THAT (that) wrote,

Good Timing

Mowed the yard today with the landlord's electric mower. It's a pretty nice one, but that thing is woefully underpowered; I had to raise the blade height and then go back over the same territory on a lower setting.

This doesn't speak well for the post-oil economy. It doesn't even use a battery; you have to drag the cord around the yard. Millions of lawnmowers are sold every year. If they can't make an electric lawn mower that's worth a shit, that tells me that achieving the kind of power output we're used to getting from internal combustion engines is not a minor engineering problem. Fossil fuels provide a hell of a lot of bang for the buck.

I've been reading and listening to interviews with James Lovelock, the guy who came up with the Gaia theory. Seriously dark stuff. He says global warming is going to be far worse than any of the IPCC estimates and it's too late to stop it. He talks about a massive die-off and animal life being restricted to tropical, mosquito-infested swamps at the poles. He also says nuclear power is the only thing that can feasibly replace fossil fuels and is pro-GMO farming. He thinks the only possible mitigation of climatic disaster might come from radical geo-engineering stunts like putting huge volumes of particles in the atmosphere to deflect sunlight, and he says we shouldn't kid ourselves; even if something like that works, it will have terrible side-effects. If you buy his scenario, his solutions makes sense and the idea of going back to nature is absurdly anachronistic, since nature is about to turn very nasty.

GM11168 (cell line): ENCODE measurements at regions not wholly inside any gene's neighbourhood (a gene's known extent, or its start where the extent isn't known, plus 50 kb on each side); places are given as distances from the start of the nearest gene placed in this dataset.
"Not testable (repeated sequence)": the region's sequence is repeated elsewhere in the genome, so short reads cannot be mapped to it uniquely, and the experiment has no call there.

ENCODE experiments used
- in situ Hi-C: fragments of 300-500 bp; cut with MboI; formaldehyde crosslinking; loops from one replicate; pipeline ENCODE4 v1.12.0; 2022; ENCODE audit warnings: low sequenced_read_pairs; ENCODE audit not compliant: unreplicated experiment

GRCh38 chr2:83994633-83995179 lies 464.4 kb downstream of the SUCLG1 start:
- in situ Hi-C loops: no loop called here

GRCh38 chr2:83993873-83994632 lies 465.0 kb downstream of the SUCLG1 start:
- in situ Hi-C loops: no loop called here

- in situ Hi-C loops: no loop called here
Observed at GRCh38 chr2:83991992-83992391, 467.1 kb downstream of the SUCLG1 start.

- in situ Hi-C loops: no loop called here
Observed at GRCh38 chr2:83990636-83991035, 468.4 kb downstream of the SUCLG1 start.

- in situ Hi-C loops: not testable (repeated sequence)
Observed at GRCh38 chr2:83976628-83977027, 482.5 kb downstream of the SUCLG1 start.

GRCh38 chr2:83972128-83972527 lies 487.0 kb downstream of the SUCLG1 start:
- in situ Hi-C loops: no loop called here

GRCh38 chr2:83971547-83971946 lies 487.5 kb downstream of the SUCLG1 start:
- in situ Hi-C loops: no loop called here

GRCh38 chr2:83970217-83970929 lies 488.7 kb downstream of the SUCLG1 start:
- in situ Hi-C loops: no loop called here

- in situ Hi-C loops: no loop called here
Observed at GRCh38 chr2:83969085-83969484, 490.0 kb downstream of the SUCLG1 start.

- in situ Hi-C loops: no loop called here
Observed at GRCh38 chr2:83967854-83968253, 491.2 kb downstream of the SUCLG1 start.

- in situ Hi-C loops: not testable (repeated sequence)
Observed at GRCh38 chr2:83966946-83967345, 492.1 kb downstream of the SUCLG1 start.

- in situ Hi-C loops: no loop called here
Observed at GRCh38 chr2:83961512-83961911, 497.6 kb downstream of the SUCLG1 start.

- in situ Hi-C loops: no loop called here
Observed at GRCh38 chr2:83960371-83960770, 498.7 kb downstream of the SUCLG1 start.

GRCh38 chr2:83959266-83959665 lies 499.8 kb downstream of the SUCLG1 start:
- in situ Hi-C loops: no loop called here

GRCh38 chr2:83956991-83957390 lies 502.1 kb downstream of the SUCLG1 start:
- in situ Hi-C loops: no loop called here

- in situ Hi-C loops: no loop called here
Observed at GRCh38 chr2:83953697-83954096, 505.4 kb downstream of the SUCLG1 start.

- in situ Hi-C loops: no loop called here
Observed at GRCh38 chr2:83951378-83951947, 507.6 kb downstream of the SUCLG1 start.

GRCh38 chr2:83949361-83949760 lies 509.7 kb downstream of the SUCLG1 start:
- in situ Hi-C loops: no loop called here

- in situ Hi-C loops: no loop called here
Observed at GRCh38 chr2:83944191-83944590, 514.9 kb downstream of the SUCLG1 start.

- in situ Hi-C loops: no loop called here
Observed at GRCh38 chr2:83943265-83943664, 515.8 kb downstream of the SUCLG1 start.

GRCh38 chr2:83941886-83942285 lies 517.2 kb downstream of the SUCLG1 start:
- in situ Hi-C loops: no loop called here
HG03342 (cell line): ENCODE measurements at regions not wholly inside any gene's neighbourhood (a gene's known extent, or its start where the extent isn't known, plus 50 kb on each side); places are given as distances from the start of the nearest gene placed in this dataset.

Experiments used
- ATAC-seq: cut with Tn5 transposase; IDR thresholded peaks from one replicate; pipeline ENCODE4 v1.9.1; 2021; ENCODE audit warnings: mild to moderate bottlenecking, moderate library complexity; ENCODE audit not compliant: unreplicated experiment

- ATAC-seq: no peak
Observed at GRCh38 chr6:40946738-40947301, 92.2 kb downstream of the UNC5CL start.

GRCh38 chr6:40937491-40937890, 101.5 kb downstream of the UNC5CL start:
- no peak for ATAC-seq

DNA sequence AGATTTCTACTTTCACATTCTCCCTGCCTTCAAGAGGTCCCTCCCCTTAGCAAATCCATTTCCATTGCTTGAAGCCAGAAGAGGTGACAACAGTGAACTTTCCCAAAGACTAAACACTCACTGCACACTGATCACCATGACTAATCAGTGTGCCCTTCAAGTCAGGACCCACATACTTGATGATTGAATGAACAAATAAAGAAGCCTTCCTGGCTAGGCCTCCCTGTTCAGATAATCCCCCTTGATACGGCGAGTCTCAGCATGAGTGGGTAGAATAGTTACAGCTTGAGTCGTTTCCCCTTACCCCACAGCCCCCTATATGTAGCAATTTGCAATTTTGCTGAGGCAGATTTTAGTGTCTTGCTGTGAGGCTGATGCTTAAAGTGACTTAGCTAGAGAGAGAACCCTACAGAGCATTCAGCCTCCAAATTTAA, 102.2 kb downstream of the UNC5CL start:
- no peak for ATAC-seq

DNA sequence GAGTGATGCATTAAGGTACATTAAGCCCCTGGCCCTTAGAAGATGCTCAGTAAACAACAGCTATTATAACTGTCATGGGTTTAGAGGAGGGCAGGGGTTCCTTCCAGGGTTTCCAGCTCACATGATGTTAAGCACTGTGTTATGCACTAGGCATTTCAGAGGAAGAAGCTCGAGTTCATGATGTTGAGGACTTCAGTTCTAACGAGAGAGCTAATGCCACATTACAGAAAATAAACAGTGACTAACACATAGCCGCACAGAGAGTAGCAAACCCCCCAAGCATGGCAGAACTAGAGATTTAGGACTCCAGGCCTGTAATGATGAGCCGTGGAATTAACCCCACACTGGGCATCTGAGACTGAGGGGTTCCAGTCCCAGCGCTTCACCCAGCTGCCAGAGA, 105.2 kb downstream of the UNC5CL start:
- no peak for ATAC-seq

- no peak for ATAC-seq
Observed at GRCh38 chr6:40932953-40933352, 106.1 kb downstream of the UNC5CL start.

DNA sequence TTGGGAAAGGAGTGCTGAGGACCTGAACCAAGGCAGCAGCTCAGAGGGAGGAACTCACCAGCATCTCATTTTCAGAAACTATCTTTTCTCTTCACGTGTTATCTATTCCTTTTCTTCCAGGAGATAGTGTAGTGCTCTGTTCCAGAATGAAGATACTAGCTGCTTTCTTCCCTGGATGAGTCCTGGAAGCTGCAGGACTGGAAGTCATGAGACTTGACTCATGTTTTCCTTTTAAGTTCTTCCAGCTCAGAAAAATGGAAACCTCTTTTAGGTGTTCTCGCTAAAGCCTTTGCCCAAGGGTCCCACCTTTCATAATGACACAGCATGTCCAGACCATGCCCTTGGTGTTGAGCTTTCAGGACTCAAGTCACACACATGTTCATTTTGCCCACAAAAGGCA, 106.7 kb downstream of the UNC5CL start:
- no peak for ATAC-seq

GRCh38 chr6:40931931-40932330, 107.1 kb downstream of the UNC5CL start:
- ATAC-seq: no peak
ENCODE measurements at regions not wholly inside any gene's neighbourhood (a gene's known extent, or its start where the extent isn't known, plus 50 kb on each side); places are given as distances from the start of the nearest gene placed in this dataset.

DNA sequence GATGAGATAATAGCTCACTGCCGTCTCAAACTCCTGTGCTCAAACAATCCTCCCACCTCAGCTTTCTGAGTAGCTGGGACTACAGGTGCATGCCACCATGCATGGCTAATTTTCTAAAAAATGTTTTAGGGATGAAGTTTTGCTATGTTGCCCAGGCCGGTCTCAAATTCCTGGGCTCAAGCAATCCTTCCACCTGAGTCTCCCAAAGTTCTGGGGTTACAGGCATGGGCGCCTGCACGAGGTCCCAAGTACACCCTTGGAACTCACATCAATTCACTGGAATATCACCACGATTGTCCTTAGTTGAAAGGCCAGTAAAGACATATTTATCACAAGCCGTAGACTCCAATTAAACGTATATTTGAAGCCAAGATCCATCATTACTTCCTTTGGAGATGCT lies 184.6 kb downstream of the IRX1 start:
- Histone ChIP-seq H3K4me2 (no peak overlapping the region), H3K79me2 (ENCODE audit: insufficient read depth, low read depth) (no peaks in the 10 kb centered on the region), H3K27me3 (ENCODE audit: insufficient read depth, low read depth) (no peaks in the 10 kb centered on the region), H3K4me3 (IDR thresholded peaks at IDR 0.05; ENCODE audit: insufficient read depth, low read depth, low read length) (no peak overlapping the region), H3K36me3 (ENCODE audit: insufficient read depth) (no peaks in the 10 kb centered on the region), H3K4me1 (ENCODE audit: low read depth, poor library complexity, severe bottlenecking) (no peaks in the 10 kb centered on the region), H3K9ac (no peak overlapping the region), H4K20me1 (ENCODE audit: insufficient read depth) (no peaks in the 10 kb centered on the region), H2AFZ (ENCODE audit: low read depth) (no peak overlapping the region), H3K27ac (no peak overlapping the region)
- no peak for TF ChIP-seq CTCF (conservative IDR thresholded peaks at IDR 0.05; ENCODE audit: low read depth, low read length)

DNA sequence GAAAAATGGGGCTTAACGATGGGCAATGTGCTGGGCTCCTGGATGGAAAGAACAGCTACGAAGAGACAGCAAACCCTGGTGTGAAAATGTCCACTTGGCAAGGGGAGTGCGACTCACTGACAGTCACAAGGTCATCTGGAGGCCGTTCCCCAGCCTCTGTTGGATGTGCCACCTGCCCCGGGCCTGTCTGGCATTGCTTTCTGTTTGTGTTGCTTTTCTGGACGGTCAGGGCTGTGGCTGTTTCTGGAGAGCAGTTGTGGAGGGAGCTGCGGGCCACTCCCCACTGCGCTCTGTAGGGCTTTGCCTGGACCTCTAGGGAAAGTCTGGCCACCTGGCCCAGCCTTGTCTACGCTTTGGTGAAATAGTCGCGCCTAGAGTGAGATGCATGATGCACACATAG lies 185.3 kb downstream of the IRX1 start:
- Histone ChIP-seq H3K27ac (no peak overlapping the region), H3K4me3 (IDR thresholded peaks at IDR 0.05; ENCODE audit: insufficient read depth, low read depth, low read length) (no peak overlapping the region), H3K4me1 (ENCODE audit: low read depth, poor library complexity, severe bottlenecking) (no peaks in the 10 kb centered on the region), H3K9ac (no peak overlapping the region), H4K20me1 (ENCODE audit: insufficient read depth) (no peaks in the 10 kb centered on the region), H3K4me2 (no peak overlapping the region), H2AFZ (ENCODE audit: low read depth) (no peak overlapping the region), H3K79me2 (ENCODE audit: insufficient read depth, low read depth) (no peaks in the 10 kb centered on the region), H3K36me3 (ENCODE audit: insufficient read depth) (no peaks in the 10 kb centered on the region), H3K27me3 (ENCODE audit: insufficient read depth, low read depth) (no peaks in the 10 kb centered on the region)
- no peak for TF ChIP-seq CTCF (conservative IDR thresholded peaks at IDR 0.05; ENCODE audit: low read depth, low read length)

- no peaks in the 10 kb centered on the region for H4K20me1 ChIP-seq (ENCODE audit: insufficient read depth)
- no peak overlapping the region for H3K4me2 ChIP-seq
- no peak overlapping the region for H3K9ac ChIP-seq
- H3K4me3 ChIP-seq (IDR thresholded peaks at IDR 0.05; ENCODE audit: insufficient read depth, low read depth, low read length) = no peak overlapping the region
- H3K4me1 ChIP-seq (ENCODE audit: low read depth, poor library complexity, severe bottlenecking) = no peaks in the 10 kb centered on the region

It's hard to evaluate ideas this big. I'm an American and that means that even if I think of myself as thoroughly secular, I've got apocalyptic mythology in my DNA. There's no way around that bias. So I don't entirely trust the part of myself that thinks he's probably right. But I do. It just seems evident to me that we've stressed the ecosystem to the breaking point.

Anyway, that's what I was thinking about while I was mowing the lawn, enjoying the feeling of the cool, soft grass under my bare feet, basking in the crisp spring evening air of this northern latitude. And thinking how lucky I was not to be born a hundred years later.
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